Most advisers agree they would like to increase revenue, though many often claim, “I’m just too busy.” We all frequently utter those words. But isn’t it funny that the busiest people sometimes have more time than those who are less busy? Here’s an example:
Adviser A averages 16 appointments per week, while Adviser B averages 2.5 appointments per week. Both advisers say they want to increase revenue, but it’s Adviser A who finds the time to hold more appointments. Consequently, Adviser A generates eight times more revenue than Adviser B, who is just too busy to schedule more meetings.
But if we were to be brutally honest, we’d have to ask, “What is it that Adviser B is so busy doing?” If we look at the situation more closely, we would likely discover that Adviser A is much more focused than Adviser B. And that’s no surprise, because high-producing advisers are typically not only more focused, they are also more focused on the specific activities that generate revenue.
Let’s take a look at how Advisers A and B—who provide exactly the same level of quality service to clients—use their time. While Adviser B is claiming, “I’m too busy,” Adviser A is:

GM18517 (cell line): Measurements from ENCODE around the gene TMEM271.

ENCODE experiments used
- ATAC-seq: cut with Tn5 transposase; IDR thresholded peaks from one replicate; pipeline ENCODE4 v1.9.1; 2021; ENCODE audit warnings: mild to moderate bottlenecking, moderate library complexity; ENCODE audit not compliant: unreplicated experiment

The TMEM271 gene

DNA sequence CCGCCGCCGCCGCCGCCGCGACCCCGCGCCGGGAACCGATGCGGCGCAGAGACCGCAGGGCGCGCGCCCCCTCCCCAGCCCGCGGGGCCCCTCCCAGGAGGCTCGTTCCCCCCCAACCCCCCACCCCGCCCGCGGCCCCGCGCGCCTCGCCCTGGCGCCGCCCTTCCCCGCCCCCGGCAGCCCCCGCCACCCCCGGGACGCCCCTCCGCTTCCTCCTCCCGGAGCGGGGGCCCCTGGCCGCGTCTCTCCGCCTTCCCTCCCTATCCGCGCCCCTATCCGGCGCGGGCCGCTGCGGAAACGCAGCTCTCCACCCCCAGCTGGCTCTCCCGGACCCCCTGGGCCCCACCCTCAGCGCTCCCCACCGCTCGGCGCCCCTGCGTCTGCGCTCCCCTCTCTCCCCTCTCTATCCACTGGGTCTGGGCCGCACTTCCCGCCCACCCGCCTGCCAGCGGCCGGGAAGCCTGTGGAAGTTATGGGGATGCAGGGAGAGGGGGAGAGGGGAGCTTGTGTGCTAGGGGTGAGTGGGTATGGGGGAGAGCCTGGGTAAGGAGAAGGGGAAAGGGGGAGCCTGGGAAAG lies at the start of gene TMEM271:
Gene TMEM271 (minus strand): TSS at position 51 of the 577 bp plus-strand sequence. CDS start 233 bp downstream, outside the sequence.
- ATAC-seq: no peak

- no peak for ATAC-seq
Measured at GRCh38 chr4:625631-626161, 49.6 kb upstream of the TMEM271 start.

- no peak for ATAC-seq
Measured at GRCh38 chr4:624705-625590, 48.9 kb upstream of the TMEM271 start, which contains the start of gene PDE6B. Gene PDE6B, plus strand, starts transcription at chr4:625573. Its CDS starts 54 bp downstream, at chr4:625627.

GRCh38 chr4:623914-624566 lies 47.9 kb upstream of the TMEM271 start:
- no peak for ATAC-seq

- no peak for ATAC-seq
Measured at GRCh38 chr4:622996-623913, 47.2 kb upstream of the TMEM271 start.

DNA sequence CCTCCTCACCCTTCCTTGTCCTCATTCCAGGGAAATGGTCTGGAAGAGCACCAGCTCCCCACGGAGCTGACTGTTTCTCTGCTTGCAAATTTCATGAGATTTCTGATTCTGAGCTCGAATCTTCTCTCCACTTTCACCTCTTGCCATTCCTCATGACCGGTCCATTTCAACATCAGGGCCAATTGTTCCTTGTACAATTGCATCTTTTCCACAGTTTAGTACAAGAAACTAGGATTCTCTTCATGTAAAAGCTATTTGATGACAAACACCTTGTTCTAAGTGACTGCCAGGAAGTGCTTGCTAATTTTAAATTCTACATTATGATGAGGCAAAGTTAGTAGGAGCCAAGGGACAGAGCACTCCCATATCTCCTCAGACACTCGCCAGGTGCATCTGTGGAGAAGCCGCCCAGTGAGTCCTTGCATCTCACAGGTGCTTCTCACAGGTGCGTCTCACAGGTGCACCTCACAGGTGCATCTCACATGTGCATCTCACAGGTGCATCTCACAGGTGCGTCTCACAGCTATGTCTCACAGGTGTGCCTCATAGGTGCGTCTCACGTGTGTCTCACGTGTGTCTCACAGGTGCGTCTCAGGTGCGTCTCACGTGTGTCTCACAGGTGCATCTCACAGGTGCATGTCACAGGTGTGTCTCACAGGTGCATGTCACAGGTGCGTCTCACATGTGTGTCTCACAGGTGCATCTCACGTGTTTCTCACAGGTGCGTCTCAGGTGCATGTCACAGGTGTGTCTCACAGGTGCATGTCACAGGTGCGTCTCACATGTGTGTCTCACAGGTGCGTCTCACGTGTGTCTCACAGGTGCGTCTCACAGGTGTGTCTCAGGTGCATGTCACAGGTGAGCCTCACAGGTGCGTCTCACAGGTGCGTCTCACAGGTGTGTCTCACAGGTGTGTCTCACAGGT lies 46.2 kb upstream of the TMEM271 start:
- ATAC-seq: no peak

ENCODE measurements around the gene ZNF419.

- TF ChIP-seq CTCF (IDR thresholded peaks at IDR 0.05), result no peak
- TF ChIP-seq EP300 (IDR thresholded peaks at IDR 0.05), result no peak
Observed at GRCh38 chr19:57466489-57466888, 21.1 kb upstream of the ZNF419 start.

- Capturing five spare minutes to write a personal note congratulating clients for whom he just opened a 529 plan on the birth of their first grandchild
- Using 15 minutes to call a client to schedule coffee with a business colleague to whom the client is introducing the advisor
- Networking with a fellow business owner and Rotary Club member during a one-hour lunch
Yet, as mentioned above, it’s not simply that Adviser A captures small and large segments of time to engage in productive pursuits. It’s that the productive pursuits Adviser A embraces are revenue-generating.
Meanwhile, what has Adviser B been doing? Spending an excessive amount of time every day monitoring the market (as if he could do anything about what the market does!), pondering all that he has to do, and making endless lists of the things he would do if he only had time.
What is the point of these examples and comparisons? Each adviser gets to choose how he or she spends time, how much revenue he or she wishes to generate, and how to fulfill his or her passions. Don’t fool yourself by saying, “I don’t generate more revenue because I don’t have time.” Be brutally honest with yourself. Are you making an excuse about how you choose to spend your time?
If we are brutally honest with ourselves, we recognize that we all have exactly the same amount of time. The difference is how we choose to use it. High-producing advisers make time for what is most important to them—making time for revenue-generating activities.
Managing Principal of Practice Management
Commonwealth Financial Network